Oscar Wilde’s, The Importance of Being Earnest, creates a trivial comedy which emphasizes the absurdity within Victorian society during the 19th century. The playwright uses characters Jack Worthing, Algernon Moncrieff, Cecily Cardew, Gwendolen Fairfax and Lady Bracknell to develop a sense of humor and comments on the absurd nature of Victorian morals and values. Wilde has used the techniques of irony and character foil to evolve and build characterization of characters in the play. A play created by Oscar Wilde, “ The importance of Being Earnest” uses irony and character foil to expose characters flaws and how they are developed throughout the play.
Wilde the “Playwright” uses dramatic irony throughout the play to reflect characters emotions and to reveal their true character values. Wilde has used the false identity of both “ Ernest and Bunbury” to reveal Jack’s and Algernon’s hypocritical character throughout the play. These fake identity’s are unknown by any other characters except for Jack and Algernon, and the reader.
Jack: “It isn’t Ernest; it’s Jack.”
Algernon: “ I have invented an invaluable permanent invalid called Bunbury, in order that I may be able to go down into the country whenever I choose. Bunbury is perfectly invaluable. If it wasn’t for Bunbury’s extraordinary bad health, for instance, I wouldn’t be able to dine with you at Willis’s to-night, for I have been really engaged to Aunt Augusta for more than a week.”
This technique was created by Wide comments on the absurdity and hypocrisy these characters have on each other, especially Gwendolen and Cecily. The dramatic irony of this quote states that both Jack and Algernon did not know about each other’s fake identity. This quote reflects the Irony in which develops Jack and Algernon’s true character values and to give a sense of hypocrisy of Jack and Algernon to the reader.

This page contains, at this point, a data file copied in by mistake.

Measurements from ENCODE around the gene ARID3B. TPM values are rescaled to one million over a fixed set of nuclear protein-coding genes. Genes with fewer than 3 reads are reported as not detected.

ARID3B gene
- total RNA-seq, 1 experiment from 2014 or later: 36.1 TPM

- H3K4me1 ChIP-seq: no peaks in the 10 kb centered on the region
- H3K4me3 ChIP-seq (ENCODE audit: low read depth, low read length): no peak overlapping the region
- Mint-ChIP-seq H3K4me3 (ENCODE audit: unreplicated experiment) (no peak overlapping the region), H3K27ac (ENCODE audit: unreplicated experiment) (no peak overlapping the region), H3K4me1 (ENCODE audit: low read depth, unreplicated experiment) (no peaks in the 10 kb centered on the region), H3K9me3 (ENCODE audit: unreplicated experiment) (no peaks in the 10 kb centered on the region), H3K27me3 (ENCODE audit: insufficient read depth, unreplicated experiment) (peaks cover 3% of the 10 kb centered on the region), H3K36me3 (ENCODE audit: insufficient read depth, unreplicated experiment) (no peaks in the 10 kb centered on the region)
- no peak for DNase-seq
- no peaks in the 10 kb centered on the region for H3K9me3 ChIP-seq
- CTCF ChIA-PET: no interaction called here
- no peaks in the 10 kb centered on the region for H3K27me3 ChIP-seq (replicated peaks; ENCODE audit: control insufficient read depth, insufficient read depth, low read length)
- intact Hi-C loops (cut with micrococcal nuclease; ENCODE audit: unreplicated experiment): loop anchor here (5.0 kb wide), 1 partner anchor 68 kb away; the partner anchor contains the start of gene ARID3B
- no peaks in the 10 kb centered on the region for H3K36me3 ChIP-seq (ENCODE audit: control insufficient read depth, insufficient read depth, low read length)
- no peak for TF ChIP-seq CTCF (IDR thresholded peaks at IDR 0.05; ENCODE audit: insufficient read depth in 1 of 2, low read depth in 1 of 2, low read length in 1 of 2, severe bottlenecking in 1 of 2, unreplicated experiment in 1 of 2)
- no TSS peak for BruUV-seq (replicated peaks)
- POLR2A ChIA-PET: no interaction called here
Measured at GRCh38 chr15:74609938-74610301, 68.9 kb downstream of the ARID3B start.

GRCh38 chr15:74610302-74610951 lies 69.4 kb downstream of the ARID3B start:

Throughout the play, Wilde uses character foil to juxtapose two characters “Cecily and Gwendolen” creating highlights of their values and qualities of their character. Cecily and Gwendolen are two lead females in Wilde’s play “The Importance of Being Earnest”. The women are both deceived by protagonists Jack Worthing and Algernon Moncrieff to fall in love with them by the fake identity of Ernest. Despite Cecily and Gwendolen thinking they are marrying the same guy, it seems that both these young ladies possess more similarities than differences after finding out how hypocritical their lovers have been.
Gwendolen: “this dignifies silence seems to produce an unpleasant effect.
Cecily: “A most distasteful one.”
Gwendolen: “But we will not be the first to speak.”
Cecily: “Certainly not.”
Gwendolen: “Mr Worthing, I have something very particular to ask you. Much depends on your reply.” Cecily: “Gwendolen, Your common sense is invaluable. Mr Moncrieff, kindly answer me the following question. Why did you pretend to be my guardian’s brother ?” (Wilde, 2020, pp. 344)